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Why exercise improves job performance



Benefits of exercise are not just physical


When thinking about the benefits of exercise, many only consider the immediate physical effects: lower blood pressure, better weight control, a healthier heart, and a more impressive appearance. However, recent research indicates that there are significant cognitive benefits from exercising regularly which translate strongly to work performance – In other words, working out makes us think better.


This mounting evidence indicates that regular exercise improves variables like memory, general cognitive function, focus, academic achievement, and in children better verbal, perceptual and arithmetic performance compared to their sedentary peers. This confirms that very few actually do not have time for exercise, but it is a matter of their own priorities – it is uncontested from a utilitarian perspective that exercise is the best habit for well-being and health.


Improving work performance is not about hours but productivity, too


The reason why exercise is a high-value habit is that the cognitive boost affects productivity massively and helps you make most out of your day. From an optimization standpoint, elite performance should not be about maximizing work hours, but focusing on productivity instead, as quantity is not a guarantee for quality.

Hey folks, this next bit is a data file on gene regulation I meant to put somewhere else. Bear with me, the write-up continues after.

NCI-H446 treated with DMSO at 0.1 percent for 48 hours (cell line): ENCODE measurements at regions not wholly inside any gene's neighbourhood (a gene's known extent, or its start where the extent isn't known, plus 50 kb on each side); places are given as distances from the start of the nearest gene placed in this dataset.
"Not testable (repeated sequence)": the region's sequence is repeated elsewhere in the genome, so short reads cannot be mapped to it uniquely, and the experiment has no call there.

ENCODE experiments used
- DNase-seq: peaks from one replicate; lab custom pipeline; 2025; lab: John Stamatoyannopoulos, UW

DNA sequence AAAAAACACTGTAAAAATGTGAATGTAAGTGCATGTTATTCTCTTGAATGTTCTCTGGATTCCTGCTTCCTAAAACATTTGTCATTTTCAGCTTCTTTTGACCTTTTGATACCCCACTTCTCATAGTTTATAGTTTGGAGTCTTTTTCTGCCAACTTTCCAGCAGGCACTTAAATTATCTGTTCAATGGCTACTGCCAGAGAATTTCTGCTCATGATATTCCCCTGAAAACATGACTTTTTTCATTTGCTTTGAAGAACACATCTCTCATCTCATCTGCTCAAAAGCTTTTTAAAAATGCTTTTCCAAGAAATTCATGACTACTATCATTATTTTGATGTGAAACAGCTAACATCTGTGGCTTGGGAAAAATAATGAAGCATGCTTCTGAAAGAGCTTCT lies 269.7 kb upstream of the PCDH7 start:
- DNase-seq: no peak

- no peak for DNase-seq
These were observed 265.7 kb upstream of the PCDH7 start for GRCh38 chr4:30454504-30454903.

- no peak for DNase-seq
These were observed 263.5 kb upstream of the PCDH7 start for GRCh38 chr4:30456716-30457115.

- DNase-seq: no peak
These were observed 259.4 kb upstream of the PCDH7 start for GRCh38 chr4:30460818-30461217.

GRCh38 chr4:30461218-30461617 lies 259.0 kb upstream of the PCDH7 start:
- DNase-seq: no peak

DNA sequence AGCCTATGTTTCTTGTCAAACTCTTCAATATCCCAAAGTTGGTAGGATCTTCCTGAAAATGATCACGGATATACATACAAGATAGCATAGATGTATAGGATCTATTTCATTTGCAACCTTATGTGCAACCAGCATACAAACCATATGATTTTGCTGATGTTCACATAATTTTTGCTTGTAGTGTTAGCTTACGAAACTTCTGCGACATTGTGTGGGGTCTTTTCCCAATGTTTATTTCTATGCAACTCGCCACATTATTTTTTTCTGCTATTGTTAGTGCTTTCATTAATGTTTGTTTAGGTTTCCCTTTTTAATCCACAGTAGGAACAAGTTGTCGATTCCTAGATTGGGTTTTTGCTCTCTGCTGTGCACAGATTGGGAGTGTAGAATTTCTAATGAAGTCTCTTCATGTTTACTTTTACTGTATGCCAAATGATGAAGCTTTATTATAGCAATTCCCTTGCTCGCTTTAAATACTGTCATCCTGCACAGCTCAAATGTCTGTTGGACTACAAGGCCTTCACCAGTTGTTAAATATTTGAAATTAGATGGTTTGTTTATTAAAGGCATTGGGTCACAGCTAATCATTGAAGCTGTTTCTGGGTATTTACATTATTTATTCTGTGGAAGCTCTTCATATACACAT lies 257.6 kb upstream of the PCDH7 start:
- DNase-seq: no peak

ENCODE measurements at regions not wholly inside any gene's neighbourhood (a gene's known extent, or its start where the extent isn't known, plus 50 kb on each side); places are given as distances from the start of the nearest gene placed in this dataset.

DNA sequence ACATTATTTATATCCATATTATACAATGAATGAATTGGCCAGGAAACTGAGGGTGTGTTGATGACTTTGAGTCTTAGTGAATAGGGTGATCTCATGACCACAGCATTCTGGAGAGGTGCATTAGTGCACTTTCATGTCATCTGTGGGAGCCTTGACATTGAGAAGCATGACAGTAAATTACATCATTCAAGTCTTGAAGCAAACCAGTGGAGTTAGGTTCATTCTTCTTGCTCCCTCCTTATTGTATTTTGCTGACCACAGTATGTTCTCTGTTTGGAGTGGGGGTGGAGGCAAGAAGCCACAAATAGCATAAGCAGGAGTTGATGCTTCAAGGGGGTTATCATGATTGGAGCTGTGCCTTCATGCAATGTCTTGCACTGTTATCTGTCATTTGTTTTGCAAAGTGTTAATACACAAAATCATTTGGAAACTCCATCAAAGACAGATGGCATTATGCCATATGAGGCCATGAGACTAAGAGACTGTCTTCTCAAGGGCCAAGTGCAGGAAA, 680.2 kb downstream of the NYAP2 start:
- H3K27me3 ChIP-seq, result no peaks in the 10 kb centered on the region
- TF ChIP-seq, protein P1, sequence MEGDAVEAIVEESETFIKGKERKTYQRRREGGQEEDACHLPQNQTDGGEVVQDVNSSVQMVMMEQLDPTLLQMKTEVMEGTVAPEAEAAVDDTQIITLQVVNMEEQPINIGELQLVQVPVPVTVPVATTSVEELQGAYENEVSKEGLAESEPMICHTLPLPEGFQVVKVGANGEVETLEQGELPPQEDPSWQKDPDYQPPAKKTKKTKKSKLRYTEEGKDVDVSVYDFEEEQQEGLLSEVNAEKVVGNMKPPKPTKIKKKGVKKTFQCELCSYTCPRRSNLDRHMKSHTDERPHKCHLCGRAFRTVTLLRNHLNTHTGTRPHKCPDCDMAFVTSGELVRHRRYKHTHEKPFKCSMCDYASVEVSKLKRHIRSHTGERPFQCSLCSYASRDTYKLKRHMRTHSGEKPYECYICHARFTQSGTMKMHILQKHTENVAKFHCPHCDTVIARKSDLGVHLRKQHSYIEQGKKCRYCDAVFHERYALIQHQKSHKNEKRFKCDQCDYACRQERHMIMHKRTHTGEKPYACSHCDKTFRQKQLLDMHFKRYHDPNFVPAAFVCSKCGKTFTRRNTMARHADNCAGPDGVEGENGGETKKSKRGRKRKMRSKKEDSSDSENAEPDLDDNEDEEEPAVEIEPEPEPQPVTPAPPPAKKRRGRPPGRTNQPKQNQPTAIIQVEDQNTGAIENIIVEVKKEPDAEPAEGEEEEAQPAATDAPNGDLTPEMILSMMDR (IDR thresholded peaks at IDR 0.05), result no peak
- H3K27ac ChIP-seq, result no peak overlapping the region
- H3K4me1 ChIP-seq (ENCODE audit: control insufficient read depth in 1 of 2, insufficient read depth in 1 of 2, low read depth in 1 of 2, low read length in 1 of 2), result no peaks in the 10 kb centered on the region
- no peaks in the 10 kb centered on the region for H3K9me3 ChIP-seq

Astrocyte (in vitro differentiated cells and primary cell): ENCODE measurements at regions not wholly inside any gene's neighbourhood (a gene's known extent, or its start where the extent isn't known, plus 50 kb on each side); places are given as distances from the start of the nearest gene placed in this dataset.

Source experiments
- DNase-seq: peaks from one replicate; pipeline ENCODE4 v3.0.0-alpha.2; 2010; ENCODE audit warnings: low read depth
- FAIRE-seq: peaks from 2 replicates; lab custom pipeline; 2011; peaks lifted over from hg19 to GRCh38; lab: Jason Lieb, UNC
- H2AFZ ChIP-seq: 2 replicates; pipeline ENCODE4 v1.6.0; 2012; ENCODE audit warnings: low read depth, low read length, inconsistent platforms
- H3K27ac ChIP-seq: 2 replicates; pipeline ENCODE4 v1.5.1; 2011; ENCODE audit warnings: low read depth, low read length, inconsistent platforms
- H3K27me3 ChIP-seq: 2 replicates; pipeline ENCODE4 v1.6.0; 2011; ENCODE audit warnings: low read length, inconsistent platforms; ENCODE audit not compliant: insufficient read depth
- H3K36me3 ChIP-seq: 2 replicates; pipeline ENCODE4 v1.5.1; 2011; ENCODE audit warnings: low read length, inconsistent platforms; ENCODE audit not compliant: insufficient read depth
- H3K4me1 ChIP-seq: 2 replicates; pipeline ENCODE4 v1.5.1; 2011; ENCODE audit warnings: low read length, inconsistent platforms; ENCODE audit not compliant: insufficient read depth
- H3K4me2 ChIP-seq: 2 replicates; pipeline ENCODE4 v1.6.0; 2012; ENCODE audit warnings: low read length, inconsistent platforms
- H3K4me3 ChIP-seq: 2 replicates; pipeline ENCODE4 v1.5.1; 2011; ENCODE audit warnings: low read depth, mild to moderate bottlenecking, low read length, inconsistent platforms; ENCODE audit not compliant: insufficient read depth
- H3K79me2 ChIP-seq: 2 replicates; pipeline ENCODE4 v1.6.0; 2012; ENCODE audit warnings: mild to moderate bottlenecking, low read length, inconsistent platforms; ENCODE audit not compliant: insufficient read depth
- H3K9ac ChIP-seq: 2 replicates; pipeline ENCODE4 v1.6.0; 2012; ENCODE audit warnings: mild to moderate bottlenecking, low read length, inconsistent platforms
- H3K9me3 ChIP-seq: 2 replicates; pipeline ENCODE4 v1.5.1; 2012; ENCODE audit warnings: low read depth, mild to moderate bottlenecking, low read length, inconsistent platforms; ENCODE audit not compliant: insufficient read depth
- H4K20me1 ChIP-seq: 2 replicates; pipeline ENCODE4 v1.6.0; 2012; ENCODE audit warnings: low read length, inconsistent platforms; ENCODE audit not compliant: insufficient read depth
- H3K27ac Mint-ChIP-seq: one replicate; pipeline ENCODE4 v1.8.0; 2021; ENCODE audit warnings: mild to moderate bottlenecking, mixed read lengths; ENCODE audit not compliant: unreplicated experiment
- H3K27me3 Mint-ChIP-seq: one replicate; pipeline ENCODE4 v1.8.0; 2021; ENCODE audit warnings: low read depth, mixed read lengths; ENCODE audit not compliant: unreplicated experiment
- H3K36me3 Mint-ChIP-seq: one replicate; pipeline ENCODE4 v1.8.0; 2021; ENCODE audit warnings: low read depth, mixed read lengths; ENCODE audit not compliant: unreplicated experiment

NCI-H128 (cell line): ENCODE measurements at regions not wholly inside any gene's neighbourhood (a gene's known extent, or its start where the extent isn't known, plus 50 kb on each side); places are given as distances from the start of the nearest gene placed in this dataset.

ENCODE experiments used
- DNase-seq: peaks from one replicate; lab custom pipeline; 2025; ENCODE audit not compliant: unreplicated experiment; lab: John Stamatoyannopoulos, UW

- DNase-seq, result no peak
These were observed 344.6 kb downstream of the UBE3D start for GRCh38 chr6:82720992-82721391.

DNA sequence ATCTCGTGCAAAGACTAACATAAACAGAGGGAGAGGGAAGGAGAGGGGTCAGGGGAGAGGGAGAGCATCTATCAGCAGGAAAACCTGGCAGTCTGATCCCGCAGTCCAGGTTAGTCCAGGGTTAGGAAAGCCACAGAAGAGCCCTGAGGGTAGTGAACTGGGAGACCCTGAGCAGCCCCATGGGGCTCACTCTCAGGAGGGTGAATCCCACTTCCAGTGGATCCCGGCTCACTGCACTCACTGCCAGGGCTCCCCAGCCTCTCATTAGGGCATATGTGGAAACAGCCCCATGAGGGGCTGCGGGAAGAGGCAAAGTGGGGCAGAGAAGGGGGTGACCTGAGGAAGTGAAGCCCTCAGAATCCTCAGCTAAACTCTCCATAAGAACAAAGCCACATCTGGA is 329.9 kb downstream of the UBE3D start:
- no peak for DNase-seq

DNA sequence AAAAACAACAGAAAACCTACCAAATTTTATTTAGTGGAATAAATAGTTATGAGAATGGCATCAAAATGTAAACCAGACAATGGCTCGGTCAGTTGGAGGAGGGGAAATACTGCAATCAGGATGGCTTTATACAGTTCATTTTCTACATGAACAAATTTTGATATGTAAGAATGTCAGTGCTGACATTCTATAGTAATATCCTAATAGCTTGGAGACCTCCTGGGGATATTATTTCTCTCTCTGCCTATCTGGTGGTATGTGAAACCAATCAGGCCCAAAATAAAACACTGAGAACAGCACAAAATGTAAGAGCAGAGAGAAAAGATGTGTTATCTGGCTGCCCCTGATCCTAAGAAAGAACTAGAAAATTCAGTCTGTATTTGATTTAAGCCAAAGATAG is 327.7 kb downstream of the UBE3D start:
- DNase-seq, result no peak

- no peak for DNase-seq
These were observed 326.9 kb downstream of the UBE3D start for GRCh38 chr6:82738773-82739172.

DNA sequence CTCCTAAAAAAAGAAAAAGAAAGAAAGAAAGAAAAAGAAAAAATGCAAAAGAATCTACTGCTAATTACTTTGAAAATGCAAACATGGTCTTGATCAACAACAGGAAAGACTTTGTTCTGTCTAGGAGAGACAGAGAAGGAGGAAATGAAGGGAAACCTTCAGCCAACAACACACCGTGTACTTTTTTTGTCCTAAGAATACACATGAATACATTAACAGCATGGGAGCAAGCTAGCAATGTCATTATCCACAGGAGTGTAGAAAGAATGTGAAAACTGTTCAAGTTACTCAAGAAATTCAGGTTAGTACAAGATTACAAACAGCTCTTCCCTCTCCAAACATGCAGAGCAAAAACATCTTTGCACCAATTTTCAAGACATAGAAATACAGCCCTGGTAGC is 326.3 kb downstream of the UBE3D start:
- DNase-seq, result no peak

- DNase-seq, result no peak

This is a much healthier approach in terms of workplace satisfaction: If you can get the same results in less time due to increased productivity, you should reconsider how and why you spend your time at the office. Naturally, this might be out of your control in terms of your employer determining your work hours but added productivity still counts as a big leap forward in eventual career development.


How to get into a physical exercise habit


If you have always struggled with starting a physical exercise habit, consider a change of perspective: for perhaps the first time, do something you truly think you want to try out and would maybe like. For the longest time I have dreamed of trying muay thai or krav maga as conditioning sports teaching explosive power, but I currently have not had time to consider them. Had I not discovered strength training I would probably be doing either two of those activities as they look very intriguing to me.


What matters is not what you are doing either: As long as it is a physical habit, it could be almost anything that you like to do consistently. Fencing, basketball, skiing, roller-skating – anything. Also remember that starting any physical habit requires willpower, something which gradually gets easier. For further tips on how to start a fitness article, read my more comprehensive article here.


Keep your baseline high


As the days get longer and darker and fatigue slowly kicks in, it is essential to remain aware of the basics: Work performance drops quickly if the more foundational needs are not met: Adequate sleep, nutrition, exercise, hobbies and socializing with friends keep you running and very few people can maintain a high level of work performance by working long hours constantly.


If you're feeling particularly fatigued regularly, consider getting a multivitamin or getting your blood work done at the doctor's office. Sometimes eating habits change and a small adjustment puts you at risk for a nutritional deficiency you definitely do not want slowing down your daily energy. Especially deficiencies in iron, vitamin D and vitamin B12 are very insidious problems that are hard to pin down without an extensive blood test or comprehensive look at your diet.




 

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